Flying sport with tourism potential


Gliding nicely: A pilot controlling his model sailplane, which relies on wind and temperature to fly, during the Malaysia-Singapore F3K event in Tanjung Senibong, Johor. — THOMAS YONG/The Star

MORE than 60 participants from Malaysia, Singapore, Hong Kong and Thailand congregated at an open field along the Johor Straits to show off their skill in flying radio-controlled model sailplanes.

For the first time since its inception more than five years ago, the Malaysia-Singapore F3K event involving radio-controlled model sailplanes (also known as RC sailplanes or F3K) took flight in Tanjung Senibong near Pasir Gudang, Johor.

The two-day competition, on March 18 and 19, was jointly organised by Aerofly Johor RC Club, Malaysian Aeromodelers Club and Soaring Association of Singapore.

The event is an international contest for F3K planes, which are launched using a discus launch pad.

RC model plane enthusiasts admiring a model helicopter on display at the grounds of the Malaysia-Singapore F3K event.RC model plane enthusiasts admiring a model helicopter on display at the grounds of the Malaysia-Singapore F3K event.

Aerofly Johor RC Club president Keliwan Misran said it was the first time that such a competition had taken place in Malaysia.

“It is a great honour for the club that Johor has been chosen as a venue for the F3K event.

“The tournament had been held in Singapore, Thailand and Australia.

“We received a good number of participants or pilots for this year’s competition, including 25 people from Thailand comprising mostly students,” he told StarMetro.

Keliwan said hosting the competition in Malaysia would not only attract local RC sailplane hobbyists to participate, it would also boost tourism.

A demonstration involving a radio-controlled model plane at the Malaysia-Singapore F3K event in Tanjung Senibong near Pasir Gudang. ― THOMAS YONG/The StarA demonstration involving a radio-controlled model plane at the Malaysia-Singapore F3K event in Tanjung Senibong near Pasir Gudang. ― THOMAS YONG/The Star

He said the sport of flying RC aircrafts was still growing in Malaysia and that F3K models were unlike model planes.

RC sailplanes, he said, were not to be confused with petrol-powered model planes.

“The F3K is a sailplane. It it does not have a propeller or even an engine but relies heavily on wind and temperature or thermal current to fly.

“Batteries are used too but only for the remote control device,” he said.

Keliwan said the F3K model was vastly different from cheaper sailplane models that were made of foam and cost around RM300.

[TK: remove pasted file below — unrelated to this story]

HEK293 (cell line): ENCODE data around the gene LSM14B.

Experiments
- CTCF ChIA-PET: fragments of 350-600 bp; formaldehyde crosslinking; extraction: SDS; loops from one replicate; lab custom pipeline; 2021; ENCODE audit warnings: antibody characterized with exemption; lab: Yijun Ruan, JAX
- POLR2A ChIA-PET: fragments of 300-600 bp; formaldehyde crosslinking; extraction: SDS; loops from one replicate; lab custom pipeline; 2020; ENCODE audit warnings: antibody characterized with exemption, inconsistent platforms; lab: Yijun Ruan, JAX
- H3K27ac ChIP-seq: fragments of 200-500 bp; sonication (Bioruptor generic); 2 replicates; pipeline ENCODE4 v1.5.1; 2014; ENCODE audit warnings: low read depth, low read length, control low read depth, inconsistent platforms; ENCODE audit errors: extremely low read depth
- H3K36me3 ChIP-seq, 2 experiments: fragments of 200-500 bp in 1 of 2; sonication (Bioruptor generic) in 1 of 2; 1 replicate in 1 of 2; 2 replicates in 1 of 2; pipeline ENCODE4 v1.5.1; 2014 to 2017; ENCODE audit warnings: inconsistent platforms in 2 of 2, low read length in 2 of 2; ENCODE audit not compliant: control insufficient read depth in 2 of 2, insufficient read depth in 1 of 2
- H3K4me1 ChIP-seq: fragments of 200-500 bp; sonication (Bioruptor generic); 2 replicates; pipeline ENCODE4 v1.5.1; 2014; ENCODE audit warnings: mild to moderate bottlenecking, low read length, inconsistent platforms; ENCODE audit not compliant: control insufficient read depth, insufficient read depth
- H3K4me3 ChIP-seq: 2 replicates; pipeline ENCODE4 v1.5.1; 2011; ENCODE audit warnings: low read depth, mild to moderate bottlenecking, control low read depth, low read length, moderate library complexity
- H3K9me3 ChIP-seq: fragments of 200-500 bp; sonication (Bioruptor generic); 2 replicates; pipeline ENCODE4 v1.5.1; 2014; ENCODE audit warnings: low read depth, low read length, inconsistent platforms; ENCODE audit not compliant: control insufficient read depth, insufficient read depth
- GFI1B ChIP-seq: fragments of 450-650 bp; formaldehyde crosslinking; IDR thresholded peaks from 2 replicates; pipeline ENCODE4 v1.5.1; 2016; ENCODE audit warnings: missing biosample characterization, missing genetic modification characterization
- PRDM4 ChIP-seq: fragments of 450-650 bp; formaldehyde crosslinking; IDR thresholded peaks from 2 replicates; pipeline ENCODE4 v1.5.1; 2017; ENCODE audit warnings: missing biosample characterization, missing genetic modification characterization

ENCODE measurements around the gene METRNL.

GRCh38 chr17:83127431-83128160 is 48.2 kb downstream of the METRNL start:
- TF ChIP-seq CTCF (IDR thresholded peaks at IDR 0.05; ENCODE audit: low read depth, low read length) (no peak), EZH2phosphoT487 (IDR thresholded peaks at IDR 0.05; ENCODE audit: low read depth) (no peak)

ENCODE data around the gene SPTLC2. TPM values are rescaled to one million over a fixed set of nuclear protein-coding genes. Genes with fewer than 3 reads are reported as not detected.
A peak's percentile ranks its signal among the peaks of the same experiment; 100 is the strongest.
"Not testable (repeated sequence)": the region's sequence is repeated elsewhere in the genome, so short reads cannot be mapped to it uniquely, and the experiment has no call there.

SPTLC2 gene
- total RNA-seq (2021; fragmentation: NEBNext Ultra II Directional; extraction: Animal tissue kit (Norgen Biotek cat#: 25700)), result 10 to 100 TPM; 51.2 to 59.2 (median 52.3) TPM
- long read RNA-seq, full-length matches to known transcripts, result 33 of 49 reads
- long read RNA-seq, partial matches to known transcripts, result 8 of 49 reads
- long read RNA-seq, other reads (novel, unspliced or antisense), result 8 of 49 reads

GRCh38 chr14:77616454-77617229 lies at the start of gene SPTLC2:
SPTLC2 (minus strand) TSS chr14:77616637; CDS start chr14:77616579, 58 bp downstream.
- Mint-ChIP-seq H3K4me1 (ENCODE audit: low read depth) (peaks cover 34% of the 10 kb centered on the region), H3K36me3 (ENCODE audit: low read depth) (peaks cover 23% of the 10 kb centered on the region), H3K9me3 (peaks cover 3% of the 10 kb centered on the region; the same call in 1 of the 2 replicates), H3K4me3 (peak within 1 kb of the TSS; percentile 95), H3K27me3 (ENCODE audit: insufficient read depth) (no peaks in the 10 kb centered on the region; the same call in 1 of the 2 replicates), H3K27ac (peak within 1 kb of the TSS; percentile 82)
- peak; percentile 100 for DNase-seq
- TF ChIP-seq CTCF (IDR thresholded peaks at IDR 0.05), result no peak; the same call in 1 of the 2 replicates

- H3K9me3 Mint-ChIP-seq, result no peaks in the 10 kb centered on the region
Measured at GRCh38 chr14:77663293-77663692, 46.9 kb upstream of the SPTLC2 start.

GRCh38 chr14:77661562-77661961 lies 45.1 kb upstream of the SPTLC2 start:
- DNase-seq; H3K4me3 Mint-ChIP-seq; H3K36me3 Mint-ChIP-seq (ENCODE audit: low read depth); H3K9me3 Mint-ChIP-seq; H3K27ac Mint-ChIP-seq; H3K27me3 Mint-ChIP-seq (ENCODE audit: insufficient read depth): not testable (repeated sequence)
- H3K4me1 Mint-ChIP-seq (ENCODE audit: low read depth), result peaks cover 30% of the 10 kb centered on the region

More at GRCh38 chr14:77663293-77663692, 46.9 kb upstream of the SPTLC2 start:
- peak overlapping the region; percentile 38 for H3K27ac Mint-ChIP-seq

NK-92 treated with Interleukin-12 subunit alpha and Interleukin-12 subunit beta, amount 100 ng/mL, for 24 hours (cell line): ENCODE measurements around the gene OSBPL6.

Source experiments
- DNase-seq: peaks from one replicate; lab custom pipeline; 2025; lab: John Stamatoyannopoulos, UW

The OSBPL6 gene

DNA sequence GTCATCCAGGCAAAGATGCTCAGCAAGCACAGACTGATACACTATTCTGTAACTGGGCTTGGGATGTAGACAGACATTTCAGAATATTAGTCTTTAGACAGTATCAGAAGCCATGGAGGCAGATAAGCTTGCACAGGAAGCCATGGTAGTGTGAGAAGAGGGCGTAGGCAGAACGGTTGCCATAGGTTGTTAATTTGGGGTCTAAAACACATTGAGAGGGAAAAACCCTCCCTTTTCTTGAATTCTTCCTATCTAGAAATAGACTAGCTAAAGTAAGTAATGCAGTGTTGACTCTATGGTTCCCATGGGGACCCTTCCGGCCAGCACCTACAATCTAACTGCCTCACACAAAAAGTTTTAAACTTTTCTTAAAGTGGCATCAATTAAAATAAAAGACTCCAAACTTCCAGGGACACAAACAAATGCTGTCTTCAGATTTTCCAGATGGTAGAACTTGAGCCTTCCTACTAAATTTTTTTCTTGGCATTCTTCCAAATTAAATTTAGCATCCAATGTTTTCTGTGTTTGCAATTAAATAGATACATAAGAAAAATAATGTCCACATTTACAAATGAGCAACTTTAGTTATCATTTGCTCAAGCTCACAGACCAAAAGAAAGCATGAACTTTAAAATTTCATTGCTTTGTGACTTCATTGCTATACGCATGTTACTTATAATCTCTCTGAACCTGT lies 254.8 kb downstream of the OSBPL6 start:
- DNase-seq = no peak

A radio-control model helicopter takes flight at the open space in Tanjung Senibong along the Johor Straits.A radio-control model helicopter takes flight at the open space in Tanjung Senibong along the Johor Straits.

He said the price for F3K RC sailplanes was more than RM5,000 because they were either made from carbon fibre, kevlar or balsa.

“The pricier RC sailplanes are either from US, UK or Europe. The ones used in the competition were imported from China or Russia due to their affordability,” he added.

“The hotter and windier the day is, the higher the F3K travels up in the sky,” said Keliwan.

He said the pilots at the competition were judged on several tasks assigned to them including the launching, flying and landing of an RC sailplane within a specified time.

According to him, three more similar events would be held this year.

A participant doing the discus launch to release the F3K sailplane at the Malaysia-Singapore F3K competition. — Photo courtesy of Aerofly Johor RC ClubA participant doing the discus launch to release the F3K sailplane at the Malaysia-Singapore F3K competition. — Photo courtesy of Aerofly Johor RC Club

“One event, taking place in September is on Tourism Johor’s calendar of events.

“It will welcome participants from many countries including Singapore and Indonesia.

“We are hoping that the government continues to support us.

“In Thailand, the sport is huge as the pilots receive government support and there are even workshops to attract more people, including youths to take up the sport,” he said, adding that the Aerofly Johor RC Club has 150 members.

The competition was launched by Johor TNB general manager Datuk Md Noh Md Seth.

He said that he, too, was an enthusiast of the sport. He started flying an RC helicopter in 2008.

“Then I got to know others who shared the same interest and we began flying RC planes and helicopters in Johor Baru.

“However, I stopped playing the sport when I was transferred to Kuala Lumpur.

“Two years ago, I was posted back to Johor and have been flying RC planes ever since. It is an exciting sport and gives great satisfaction,” he said.

Md Noh said that despite his years of experience flying model planes, he had never tried flying F3K models until recently.

“The F3K has no engine, meaning it does not need petrol like other model planes which burn fuel when flying.

“People should be encouraged to take up this kind of environmental-friendly sport as it helps protect the environment,” he said.

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